Chambered_Nautilus_ShellI’ve imagined that my primary contribution to this work would be political, a strategy I’ve embraced for many years. Now though I’m focused on something less political, a reimagining of faith that can constantly remind us of the reverence we owe to the earth, the sun, the mystery of life. Reimagining faith will occupy me until I’ve written a short book proposing a way to reenchant our daily life, a way to find wonder in the everyday, to locate the holy not far away or in some ritualized observance, but in the here and now.

Baba Dioum

Baba Dioum

Baba Dioum, a Senegalese forestry scientist, wrote in a 1968 paper, ”In the end we will conserve only what we love…wiki  And so the question is how do we love the earth, the sun, the universe? They have conspired to bring us all to this moment when the survival of the human species may be in the balance. This is, after all, the critical reality: it is not the earth that is in danger, not the sun, not the vastness of our cosmos, but humanity. Our actions, unwitting until recently, have brought us to a moment of kairos: a time when conditions are right for the accomplishment of a crucial action, the opportune and decisive moment, as Merriam-Webster defines it.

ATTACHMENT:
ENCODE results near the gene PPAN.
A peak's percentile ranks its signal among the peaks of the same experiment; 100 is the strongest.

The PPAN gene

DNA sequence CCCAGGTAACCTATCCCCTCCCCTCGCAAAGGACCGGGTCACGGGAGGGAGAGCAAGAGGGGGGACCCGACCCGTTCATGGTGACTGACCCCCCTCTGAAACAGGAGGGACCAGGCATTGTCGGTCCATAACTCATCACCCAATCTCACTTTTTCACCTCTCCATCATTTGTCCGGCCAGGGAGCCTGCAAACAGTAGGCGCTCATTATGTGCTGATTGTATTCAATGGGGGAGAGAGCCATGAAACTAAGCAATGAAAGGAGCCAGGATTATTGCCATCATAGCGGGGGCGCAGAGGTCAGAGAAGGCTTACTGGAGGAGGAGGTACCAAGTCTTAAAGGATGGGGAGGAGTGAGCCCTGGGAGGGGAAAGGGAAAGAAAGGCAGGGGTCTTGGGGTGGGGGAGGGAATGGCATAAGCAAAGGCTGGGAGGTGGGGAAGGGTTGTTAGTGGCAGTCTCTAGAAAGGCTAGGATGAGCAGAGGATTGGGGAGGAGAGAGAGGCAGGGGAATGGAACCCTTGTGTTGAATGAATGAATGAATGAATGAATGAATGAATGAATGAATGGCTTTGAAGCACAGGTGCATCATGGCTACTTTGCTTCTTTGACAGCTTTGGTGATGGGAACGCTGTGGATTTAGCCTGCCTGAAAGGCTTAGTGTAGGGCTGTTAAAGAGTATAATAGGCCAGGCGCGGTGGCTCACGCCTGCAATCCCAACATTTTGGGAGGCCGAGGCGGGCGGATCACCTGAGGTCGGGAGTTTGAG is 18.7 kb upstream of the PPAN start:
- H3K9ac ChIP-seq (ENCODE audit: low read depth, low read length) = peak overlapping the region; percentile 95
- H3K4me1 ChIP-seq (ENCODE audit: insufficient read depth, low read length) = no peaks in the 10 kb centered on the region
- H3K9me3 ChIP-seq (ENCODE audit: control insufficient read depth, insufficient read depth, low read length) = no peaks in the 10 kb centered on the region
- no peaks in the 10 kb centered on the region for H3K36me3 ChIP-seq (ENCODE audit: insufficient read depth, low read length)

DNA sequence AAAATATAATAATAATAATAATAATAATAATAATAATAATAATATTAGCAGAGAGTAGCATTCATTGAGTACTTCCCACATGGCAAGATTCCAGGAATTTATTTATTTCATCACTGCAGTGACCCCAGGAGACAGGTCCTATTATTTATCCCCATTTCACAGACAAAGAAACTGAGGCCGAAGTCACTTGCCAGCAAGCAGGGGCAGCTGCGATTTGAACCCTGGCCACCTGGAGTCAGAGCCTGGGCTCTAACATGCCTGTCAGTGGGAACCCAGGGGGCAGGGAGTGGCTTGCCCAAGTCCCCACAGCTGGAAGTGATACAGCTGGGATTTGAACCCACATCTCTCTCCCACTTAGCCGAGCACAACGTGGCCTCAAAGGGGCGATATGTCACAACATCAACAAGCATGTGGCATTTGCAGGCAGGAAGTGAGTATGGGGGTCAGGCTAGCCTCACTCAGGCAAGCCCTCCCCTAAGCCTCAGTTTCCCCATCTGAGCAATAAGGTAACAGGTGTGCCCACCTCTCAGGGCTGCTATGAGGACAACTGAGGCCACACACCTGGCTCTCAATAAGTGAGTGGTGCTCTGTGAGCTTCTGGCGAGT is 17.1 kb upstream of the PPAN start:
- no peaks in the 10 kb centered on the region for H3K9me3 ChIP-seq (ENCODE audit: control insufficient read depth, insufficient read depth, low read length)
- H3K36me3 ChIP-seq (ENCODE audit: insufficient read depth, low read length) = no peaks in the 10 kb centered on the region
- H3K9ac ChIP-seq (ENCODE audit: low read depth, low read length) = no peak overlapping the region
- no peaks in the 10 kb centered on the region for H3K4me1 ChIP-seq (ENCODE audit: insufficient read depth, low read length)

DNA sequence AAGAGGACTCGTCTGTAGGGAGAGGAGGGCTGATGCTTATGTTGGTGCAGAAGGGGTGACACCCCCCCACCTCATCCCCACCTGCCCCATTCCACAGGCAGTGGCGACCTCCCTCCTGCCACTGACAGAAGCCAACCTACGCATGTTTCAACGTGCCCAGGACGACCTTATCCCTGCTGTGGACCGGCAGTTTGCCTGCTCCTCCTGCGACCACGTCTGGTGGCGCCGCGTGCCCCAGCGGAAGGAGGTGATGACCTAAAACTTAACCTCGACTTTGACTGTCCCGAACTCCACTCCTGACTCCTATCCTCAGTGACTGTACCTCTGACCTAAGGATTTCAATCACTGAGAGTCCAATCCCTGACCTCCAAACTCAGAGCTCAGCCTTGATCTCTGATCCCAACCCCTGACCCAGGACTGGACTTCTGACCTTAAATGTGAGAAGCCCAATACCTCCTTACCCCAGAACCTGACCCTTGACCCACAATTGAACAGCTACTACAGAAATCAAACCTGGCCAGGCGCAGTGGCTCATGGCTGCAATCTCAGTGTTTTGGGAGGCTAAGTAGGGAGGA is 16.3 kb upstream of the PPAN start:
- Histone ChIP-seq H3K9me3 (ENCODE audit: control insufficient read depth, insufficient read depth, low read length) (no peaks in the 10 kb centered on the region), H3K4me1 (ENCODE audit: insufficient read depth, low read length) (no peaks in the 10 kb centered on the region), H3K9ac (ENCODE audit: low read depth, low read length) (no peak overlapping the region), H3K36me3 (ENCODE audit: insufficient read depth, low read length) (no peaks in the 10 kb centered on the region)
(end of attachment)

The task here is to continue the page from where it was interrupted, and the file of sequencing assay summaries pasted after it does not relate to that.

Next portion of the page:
Seasonal-roundKairos in its Greek origin is a counterpoint to chronos, our familiar and assumed understanding of time as sequential and linear: where past present and future separate cleanly and finally, moment by moment. Kairos is a sort of time when matters crystallize, when events are ripe for change, important change. It takes no special genius to see that our time is such a moment, a moment filled with kairotic potential.

Even with the spiral understanding of time that I embrace, seasons turning, pushing forward, but always returning to the same phase of life’s regularity, moments of kairos can occur. This one, when our most powerful elected official turns his back on global solidarity, when the CO2 in the atmosphere has passed 400 parts per million, when hottest years and biggest storms get surpassed often, when scientists suggest we have only a few decades to slow climate change (not eliminate it, but slow it), we have reached a moment of kairos. And it is our moment.